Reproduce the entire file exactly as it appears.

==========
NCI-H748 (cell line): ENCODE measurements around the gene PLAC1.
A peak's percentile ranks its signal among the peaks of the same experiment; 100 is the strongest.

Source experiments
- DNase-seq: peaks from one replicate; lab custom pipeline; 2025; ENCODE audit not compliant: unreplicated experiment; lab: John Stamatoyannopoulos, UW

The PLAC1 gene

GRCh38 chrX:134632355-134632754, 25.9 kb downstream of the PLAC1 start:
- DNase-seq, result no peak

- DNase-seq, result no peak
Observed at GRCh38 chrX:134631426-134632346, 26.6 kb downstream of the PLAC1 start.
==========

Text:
NCI-H748 (cell line): ENCODE measurements around the gene PLAC1.
A peak's percentile ranks its signal among the peaks of the same experiment; 100 is the strongest.

Source experiments
- DNase-seq: peaks from one replicate; lab custom pipeline; 2025; ENCODE audit not compliant: unreplicated experiment; lab: John Stamatoyannopoulos, UW

The PLAC1 gene

GRCh38 chrX:134632355-134632754, 25.9 kb downstream of the PLAC1 start:
- DNase-seq, result no peak

- DNase-seq, result no peak
Observed at GRCh38 chrX:134631426-134632346, 26.6 kb downstream of the PLAC1 start.